Test for pre-eclampsia developed
Scientists at King’s have pioneered a new method of identifying early in pregnancy which healthy first-time mothers are at risk of developing pre-eclampsia, a potentially life threatening condition that complicates one in 20 first pregnancies.
Pre-eclampsia is a hypertensive condition that can cause mothers to become very unwell with kidney or liver damage, blood clotting problems and seizures. This prototype test for the first time determines how a combination of possible risk factors can predict the likelihood of developing pre-eclampsia.
Researchers say although it needs validation, this test could improve detection rates of the pre-eclampsia, which will ensure a group of healthy first time mothers, who would otherwise not be identified as high-risk, receive the appropriate care to prevent the condition.
The study was funded by several organisations including the Foundation for Research and Technology, New Zealand, Tommy’s and Guy’s and St Thomas’ Charity. The findings are reported in the British Medical Journal
Worldwide approximately 70,000 women die from the condition each year. Babies born to women with pre-eclampsia have a three to 10-fold increased risk of death and a quarter are born premature. NICE guidelines to identify high risk women based on factors such as older age or high body mass index do exist, but at the moment there is no way to accurately identify which healthy women in their first pregnancy are likely to develop pre-eclampsia.
Led by Professor Robyn North, from the Division of Women’s Health at King’s College London, the team of researchers analysed the medical and family history, lifestyles and clinical examination findings of over 3,500 healthy first-time mothers participating in the SCOPE project, an international study in the United Kingdom, New Zealand, Australia and Ireland.
The study found that five percent of women developed pre-eclampsia, and of these women up to two thirds could be recognised as high-risk using a combination of clinical risk factors including: high blood pressure; high body mass index; family history of pre-eclampsia or coronary heart disease; their own birth weight; and early bleeding in pregnancy.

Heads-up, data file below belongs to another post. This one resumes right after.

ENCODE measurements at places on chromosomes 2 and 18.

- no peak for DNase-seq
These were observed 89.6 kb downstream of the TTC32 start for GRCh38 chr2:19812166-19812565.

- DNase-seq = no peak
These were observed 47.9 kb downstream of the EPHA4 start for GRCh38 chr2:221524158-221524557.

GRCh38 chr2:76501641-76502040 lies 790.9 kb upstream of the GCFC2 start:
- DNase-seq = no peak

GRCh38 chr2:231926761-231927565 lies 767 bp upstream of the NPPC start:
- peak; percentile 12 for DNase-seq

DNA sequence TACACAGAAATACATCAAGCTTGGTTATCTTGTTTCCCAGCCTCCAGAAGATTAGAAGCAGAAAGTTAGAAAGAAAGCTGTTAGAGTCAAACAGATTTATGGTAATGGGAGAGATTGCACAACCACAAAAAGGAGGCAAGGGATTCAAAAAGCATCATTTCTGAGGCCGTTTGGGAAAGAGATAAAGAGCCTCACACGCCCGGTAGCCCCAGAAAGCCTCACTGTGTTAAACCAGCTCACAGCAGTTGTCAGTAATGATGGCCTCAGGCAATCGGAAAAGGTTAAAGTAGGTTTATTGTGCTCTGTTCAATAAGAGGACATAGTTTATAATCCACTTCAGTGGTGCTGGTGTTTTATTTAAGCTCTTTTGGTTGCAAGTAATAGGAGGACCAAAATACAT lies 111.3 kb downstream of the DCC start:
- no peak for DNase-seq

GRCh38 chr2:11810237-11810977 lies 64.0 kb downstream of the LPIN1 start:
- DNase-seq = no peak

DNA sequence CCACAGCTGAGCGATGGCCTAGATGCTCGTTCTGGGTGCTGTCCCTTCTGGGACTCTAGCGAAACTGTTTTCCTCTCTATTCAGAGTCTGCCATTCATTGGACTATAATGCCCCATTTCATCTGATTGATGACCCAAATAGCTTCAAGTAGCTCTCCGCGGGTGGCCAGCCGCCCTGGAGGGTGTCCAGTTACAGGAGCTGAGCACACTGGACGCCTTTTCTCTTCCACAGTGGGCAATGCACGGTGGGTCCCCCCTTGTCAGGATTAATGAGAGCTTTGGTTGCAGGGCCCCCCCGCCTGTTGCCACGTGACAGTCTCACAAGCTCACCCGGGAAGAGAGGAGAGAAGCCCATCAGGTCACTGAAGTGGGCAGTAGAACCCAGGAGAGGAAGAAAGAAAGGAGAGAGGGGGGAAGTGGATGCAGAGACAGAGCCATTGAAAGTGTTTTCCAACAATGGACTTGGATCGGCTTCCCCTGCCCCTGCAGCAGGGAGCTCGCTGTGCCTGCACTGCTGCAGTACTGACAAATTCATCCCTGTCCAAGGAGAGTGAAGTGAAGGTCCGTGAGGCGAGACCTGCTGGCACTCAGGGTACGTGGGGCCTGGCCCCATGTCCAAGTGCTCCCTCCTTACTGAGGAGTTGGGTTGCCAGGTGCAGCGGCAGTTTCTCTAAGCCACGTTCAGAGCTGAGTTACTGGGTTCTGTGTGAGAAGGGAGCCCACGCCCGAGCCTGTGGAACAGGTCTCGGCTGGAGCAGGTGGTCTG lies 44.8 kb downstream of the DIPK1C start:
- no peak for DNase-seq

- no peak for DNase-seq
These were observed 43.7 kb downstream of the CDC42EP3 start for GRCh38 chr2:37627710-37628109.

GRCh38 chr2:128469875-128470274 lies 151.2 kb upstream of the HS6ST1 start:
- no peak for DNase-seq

Factors found to be associated with reduced risk included: a previous single miscarriage with the same partner, taking at least 12 months to conceive, a high intake of fruit, cigarette smoking and alcohol use in the first trimester. The researchers caution that it is not yet known why these factors are associated with a lower risk in this study and expectant mothers should continue to follow Department of Health advice on keeping healthy in pregnancy.
The researchers proposed a framework for specialist referral using these factors, along with an ultrasound scan, that was able to identify half of the women who developed preeclampsia and went on to have a premature baby.
Professor Robyn North from King’s said: ‘Pre-eclampsia is a very serious condition, and if we could detect who is likely to develop it, then antenatal care could be tailored accordingly.
‘We have developed a model which, for the first time, allows us to predict increased risk of pre-eclampsia for otherwise healthy first-time mums. We now need to validate the test in further studies, but this is the first stage towards creating a robust test which uses clinical information alongside blood tests to build a clearer picture of a woman’s risk of developing the condition.
‘If it’s known that a mother is at high-risk of developing pre-eclampsia, then she can be offered the specialist care she needs right from the start. This will mean warning signs are picked up earlier, and any complications managed more effectively to prevent her health, and her baby’s health, from deteriorating.’
Notes to editors
King's College London
King's College London is one of the top 25 universities in the world (2010 QS international world rankings), The Sunday Times 'University of the Year 2010/11' and the fourth oldest in England. A research-led university based in the heart of London, King's has nearly 23,500 students (of whom more than 9,000 are graduate students) from nearly 140 countries, and some 6,000 employees. King's is in the second phase of a £1 billion redevelopment programme which is transforming its estate.
King's has an outstanding reputation for providing world-class teaching and cutting-edge research. In the 2008 Research Assessment Exercise for British universities, 23 departments were ranked in the top quartile of British universities; over half of our academic staff work in departments that are in the top 10 per cent in the UK in their field and can thus be classed as world leading. The College is in the top seven UK universities for research earnings and has an overall annual income of nearly £450 million.
King's has a particularly distinguished reputation in the humanities, law, the sciences (including a wide range of health areas such as psychiatry, medicine, nursing and dentistry) and social sciences including international affairs. It has played a major role in many of the advances that have shaped modern life, such as the discovery of the structure of DNA and research that led to the development of radio, television, mobile phones and radar. It is the largest centre for the education of healthcare professionals in Europe; no university has more Medical Research Council Centres.
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